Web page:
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    Nicolai Fechin (Russian/American, 1881-1955)
    Russian Girl
    Oil on canvas laid on masonite
    9-1/8 x 6-5/8 inches (23.2 x 16.8 cm)
    Signed lower right: N Fechin

    The artist;
    Richard Gordon Matzene, acquired from the above;
    Private collection, Oklahoma, acquired from the above;
    Private collection, Arizona, by descent.

    Desert Caballeros Western Museum, Wickenburg, Arizona, "Arizona Collects," February 7-April 19, 2004.

    With her tilted head and inviting look, electric red blouse, and flower-dotted babushka actively dissolving into the white ground behind her, Russian Girl is a superb example of the humanistic and expressionistic portraiture that distinguished Nicolai Fechin within the Taos art colony. A tour de force of technique, the painting exemplifies his fascination with the push-pull between calm and energy, individual brushstrokes and holistic composition, and sitter and background. Fechin's exposure to Impressionism on a trip to Paris in 1910 brightened his palette, loosened his brushwork, and reinforced his use of the palette knife as a tool for achieving rich impasto. After moving to Taos in 1927, he further animated his paintings by juxtaposing pigments; applying them rapidly with his thumb, a dry brush, and a palette knife; and glazing (layering) them to create a sparkling watercolor effect. In Russian Girl, wild slashes of reds, pinks, orange-browns, and whites give rise to the soft, rosy face of the sitter, calmly materializing out of the abstract background. Fechin intentionally blurs her facial features to allow the viewer to interpret her psyche. Indeed, Russian Girl is as much about the viewing experience as the sitter herself: the eye delights in studying single colors and brushstrokes, the beauty of the girl's face, and finally the composition as a whole.

    The subject of a girl wearing a babushka signifies the strong influence of Fechin's homeland on his art, even after emigrating from Russia to New York in 1923 and settling in Taos in 1927. Although Taos offered Fechin new ethnic subjects -- the Pueblo Indians -- whose ceremonial customs and hardworking, noble character reminded him of the Cheremiss and Mordva peasants he had painted for decades back home, he continued to draw inspiration from Russian art: from the 1920s through the 1940s, he painted variations on the theme of the Russian girl in a headscarf -- some blond and blue-eyed, others brunette, some wearing the identical flowered babushka featured in Russian Girl -- and he also created Russian-style sculpture, furniture, and architectural elements. Fechin chose to remain on the periphery of the Taos School, best communicating his personality through the faces of his sitters and the liveliness of his technique.

    The original owner of Russian Girl, Richard Gordon Matzene was a successful photographer and art dealer with studios in New York, Chicago, and Los Angeles. Matzene created portraits for Queen Alexandra of Great Britain, the Royal Family of Denmark, Winston Churchill, Charles Chaplin, Gloria Swanson, and numerous other dignitaries and celebrities. Throughout his life, he completed eight trips around the world and was particularly drawn to the Far East. On one such trip, he was forced to hide in a friend's basement during the China Boxer Rebellion, later purchasing several antiquities directly from the imperial palace. Matzene was also invited to Nepal to take several royal portraits, despite the country's being closed to outsiders. During the mid-1920s, he settled in Ponca City, Oklahoma, where he lived until his death in 1950. Here, he established himself as an art and antiquities dealer, befriending Birger Sandzén and Nicolai Fechin, as well as many other Taos School artists. Upon his death, Matzene donated his art collection to the Ponca City Library, whose staff we would like to thank for providing these biographical details.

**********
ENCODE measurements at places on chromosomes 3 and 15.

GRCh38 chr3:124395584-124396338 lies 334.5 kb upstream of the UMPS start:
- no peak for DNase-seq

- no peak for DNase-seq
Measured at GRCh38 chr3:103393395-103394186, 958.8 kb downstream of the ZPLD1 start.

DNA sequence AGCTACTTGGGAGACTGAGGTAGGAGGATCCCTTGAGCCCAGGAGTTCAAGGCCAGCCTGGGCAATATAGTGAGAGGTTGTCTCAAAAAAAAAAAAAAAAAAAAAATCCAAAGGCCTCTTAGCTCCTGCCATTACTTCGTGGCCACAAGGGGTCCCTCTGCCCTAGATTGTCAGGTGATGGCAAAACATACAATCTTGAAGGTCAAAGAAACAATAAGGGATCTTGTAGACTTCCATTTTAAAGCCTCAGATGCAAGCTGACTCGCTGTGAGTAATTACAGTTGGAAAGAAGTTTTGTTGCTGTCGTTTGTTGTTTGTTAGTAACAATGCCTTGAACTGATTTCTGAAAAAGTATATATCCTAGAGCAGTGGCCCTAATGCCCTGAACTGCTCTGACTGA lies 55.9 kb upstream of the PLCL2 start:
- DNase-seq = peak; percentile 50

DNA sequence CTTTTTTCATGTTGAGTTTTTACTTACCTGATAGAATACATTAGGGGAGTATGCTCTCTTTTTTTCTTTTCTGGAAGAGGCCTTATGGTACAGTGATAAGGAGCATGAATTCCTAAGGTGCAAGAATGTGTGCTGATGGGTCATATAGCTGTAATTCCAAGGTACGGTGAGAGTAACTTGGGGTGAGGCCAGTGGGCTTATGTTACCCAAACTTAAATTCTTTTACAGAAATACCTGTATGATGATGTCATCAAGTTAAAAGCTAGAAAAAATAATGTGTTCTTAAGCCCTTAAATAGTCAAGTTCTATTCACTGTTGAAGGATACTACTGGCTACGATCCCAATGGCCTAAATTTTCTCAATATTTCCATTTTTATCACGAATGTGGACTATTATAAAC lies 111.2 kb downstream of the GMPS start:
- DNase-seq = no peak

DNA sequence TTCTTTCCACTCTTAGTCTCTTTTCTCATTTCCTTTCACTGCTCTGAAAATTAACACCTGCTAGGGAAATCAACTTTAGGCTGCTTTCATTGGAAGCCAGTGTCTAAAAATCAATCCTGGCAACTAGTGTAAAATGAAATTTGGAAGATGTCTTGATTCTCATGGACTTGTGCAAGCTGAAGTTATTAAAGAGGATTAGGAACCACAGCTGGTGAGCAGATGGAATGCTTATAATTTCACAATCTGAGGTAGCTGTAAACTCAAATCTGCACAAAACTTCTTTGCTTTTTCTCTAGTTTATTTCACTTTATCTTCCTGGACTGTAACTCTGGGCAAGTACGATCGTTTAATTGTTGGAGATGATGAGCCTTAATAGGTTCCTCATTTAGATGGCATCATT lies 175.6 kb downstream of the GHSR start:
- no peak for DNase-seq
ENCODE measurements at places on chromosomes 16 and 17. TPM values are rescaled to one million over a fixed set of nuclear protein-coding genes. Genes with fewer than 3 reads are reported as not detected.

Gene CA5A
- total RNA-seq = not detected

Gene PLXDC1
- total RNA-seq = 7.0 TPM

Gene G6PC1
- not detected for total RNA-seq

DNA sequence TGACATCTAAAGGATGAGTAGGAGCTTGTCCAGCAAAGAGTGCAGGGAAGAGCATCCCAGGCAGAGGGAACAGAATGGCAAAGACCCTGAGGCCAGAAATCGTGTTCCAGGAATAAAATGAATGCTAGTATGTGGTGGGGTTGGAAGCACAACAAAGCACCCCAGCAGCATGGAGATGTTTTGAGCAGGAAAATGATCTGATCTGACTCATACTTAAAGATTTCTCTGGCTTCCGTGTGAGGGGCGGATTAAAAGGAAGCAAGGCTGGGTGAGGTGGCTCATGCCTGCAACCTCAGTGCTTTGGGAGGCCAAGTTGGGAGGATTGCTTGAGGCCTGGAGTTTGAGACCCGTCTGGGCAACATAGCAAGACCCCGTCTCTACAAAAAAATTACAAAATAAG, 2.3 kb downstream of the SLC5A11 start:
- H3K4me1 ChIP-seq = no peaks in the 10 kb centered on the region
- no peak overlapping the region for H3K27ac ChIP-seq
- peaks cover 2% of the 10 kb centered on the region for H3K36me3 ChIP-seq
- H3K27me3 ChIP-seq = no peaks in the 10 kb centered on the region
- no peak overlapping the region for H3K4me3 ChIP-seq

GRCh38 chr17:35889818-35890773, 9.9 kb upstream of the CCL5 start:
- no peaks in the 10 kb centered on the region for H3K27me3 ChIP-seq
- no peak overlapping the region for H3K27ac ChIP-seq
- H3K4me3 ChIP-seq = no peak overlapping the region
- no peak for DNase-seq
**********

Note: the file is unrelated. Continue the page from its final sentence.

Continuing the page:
More information about Nicolai Fechin, also known as Fechin, Nicolai, Nicolai Fechin.

    Condition Report*: There appears to be a few small areas of light craquelure where paint is thicker; pinholes in corners; under UV exam, there appears to be a few thin lines of inpainting in upper right quadrant to address craquelure and a couple tiny lines in lower left quadrant that slightly fluoresce. Framed Dimensions 15.75 X 13 Inches
    *Heritage Auctions strives to provide as much information as possible but encourages in-person inspection by bidders. Statements regarding the condition of objects are only for general guidance and should not be relied upon as complete statements of fact, and do not constitute a representation, warranty or assumption of liability by Heritage. Some condition issues may not be noted in the condition report but are apparent in the provided photos which are considered part of the condition report. Please note that we do not de-frame lots estimated at $1,000 or less and may not be able to provide additional details for lots valued under $500. Heritage does not guarantee the condition of frames and shall not be liable for any damage/scratches to frames, glass/acrylic coverings, original boxes, display accessories, or art that has slipped in frames. All lots are sold "AS IS" under the Terms & Conditions of Auction.

    Auction Info

    Auction Dates
    November, 2015
    16th Monday
    Bids + Registered Phone Bidders: 2
    Lot Tracking Activity: N/A
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